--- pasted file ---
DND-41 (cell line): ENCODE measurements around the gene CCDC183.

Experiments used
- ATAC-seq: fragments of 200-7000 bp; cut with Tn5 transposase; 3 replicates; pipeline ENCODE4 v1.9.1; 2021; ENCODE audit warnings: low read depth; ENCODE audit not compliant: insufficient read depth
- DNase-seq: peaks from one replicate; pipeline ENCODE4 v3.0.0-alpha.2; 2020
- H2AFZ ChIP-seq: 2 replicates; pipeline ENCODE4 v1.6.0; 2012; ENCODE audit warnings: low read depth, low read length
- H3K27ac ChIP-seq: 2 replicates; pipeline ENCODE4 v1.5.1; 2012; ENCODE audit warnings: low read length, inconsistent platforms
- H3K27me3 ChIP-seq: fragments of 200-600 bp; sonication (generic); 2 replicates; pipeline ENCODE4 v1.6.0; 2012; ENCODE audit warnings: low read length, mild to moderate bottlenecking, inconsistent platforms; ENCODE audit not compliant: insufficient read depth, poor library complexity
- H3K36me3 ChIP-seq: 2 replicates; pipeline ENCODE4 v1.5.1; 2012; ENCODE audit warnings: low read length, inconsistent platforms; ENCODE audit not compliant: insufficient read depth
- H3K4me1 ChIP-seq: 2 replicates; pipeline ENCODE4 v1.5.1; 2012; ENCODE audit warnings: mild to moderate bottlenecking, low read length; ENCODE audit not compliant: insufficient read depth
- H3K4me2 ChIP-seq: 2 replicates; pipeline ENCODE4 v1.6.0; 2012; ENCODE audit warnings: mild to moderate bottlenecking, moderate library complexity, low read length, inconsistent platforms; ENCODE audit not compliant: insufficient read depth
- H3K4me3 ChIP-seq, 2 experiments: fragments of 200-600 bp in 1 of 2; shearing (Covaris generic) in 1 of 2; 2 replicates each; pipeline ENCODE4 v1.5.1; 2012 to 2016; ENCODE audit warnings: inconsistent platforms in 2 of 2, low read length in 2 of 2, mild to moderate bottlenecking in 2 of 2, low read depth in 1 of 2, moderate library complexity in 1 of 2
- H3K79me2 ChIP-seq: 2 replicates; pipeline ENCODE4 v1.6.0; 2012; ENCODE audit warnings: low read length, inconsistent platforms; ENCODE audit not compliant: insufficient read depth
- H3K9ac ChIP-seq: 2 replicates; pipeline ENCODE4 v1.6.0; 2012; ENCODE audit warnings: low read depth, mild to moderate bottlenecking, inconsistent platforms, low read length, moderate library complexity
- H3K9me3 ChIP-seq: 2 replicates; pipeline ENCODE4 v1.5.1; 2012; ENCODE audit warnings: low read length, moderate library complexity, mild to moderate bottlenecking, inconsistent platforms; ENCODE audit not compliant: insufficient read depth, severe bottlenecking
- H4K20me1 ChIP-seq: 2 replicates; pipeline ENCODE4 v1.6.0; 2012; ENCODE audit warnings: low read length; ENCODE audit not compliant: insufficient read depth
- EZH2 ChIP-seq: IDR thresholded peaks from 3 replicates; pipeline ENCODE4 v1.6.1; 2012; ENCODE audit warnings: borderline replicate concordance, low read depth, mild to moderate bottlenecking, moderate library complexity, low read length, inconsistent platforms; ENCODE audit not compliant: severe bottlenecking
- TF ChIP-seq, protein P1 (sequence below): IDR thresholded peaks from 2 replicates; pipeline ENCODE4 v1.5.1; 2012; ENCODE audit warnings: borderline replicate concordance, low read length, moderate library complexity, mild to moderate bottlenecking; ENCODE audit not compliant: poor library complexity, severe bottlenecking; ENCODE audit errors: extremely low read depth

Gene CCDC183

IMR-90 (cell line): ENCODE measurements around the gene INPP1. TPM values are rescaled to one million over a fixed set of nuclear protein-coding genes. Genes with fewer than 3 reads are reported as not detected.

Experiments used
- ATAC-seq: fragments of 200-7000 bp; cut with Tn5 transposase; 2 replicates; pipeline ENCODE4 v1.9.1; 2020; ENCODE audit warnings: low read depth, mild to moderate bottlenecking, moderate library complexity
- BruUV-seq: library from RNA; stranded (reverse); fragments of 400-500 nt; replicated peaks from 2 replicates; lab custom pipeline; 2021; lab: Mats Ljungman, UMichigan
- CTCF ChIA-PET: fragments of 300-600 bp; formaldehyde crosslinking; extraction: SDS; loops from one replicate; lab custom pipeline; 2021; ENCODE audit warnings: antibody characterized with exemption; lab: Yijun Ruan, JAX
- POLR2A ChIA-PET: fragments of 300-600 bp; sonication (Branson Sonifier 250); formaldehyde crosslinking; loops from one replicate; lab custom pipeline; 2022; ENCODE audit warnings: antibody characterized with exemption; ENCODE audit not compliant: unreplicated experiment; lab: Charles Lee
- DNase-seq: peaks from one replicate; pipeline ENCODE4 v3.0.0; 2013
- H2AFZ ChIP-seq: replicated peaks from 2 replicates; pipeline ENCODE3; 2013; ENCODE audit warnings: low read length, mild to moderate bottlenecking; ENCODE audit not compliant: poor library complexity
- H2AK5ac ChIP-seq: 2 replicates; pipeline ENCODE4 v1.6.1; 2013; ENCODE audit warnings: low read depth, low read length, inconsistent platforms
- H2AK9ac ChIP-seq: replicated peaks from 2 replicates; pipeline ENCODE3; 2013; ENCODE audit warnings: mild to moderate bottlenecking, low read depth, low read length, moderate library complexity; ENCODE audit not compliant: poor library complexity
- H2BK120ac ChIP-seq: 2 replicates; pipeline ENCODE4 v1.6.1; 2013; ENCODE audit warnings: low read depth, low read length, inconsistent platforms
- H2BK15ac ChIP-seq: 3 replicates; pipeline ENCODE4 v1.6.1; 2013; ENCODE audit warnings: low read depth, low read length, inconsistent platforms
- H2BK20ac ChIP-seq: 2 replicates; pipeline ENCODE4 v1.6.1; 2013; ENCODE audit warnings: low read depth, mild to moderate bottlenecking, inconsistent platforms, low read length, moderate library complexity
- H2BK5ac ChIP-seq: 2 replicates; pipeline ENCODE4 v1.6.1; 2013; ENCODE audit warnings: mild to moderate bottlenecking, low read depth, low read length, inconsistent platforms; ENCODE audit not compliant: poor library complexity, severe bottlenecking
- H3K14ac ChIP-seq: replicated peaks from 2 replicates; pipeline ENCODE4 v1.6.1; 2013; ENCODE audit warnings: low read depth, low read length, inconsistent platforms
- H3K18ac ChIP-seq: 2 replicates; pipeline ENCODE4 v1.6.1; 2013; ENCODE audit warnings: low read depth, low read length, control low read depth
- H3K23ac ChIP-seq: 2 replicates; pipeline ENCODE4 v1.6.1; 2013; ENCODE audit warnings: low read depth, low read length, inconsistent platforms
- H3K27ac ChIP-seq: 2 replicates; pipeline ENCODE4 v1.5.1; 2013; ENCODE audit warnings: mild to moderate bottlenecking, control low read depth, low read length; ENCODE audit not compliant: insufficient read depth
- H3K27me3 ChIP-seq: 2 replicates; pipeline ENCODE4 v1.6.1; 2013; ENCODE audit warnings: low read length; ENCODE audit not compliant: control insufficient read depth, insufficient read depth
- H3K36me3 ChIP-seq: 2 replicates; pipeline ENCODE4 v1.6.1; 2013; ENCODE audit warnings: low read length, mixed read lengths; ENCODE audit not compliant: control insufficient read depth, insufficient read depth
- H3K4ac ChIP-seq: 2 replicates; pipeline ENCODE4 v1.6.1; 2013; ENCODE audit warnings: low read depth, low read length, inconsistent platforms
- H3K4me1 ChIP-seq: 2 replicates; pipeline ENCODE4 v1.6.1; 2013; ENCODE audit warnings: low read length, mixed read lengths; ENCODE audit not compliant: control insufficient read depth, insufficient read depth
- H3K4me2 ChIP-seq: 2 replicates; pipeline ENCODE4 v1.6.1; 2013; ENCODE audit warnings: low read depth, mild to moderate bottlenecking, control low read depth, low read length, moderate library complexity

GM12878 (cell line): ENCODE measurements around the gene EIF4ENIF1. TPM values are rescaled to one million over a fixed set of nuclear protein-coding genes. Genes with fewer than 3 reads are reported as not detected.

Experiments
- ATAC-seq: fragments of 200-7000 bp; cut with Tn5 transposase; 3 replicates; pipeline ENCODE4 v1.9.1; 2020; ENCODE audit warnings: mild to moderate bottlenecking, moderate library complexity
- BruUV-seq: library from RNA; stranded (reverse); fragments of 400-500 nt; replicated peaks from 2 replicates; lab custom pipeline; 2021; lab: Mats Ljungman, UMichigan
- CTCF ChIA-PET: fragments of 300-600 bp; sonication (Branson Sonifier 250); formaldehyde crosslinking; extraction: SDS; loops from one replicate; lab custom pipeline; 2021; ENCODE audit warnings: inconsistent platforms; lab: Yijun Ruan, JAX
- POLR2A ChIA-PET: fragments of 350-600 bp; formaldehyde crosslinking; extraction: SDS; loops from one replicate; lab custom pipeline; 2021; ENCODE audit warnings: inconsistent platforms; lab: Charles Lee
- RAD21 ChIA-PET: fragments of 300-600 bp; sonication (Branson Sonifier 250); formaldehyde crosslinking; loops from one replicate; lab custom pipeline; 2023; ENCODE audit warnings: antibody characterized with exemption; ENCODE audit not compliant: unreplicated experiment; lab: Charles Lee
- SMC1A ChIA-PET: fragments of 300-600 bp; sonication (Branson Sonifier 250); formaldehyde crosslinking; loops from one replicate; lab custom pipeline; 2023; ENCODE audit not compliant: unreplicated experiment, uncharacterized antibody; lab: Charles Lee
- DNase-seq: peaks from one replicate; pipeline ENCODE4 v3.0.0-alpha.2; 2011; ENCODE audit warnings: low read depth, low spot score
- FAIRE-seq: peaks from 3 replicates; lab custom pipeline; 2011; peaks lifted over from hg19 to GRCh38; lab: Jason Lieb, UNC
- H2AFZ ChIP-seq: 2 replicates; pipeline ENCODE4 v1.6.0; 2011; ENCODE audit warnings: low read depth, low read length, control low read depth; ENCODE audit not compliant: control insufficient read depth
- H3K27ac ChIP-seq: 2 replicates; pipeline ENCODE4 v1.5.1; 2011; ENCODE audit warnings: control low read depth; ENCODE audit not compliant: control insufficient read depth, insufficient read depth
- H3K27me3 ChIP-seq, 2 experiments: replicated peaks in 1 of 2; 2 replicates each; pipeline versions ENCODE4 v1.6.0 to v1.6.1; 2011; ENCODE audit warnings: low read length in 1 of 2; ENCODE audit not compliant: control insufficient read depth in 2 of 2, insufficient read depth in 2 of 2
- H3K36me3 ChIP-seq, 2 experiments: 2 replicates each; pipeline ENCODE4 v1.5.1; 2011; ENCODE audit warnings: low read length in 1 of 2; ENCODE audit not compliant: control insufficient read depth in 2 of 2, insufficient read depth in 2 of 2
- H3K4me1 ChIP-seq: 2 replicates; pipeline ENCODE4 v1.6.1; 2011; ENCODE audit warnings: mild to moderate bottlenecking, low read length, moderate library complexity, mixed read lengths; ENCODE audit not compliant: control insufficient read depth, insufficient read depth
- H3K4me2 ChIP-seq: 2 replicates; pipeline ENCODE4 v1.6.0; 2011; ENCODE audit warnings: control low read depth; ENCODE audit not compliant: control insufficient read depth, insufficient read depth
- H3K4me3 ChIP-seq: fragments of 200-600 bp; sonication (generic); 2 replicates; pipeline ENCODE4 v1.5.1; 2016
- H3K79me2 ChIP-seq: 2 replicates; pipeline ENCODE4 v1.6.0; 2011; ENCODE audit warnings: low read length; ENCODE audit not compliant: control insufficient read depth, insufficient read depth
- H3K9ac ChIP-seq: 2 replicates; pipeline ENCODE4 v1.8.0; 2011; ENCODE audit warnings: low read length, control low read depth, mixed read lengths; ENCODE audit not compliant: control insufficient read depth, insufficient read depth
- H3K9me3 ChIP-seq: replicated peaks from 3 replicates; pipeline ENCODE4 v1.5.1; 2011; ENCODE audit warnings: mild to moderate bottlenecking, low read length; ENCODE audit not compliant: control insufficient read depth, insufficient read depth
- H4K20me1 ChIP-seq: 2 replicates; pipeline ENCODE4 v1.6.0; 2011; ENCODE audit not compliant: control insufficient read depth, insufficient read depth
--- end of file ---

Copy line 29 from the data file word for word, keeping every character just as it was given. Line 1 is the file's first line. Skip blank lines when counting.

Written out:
- H2BK120ac ChIP-seq: 2 replicates; pipeline ENCODE4 v1.6.1; 2013; ENCODE audit warnings: low read depth, low read length, inconsistent platforms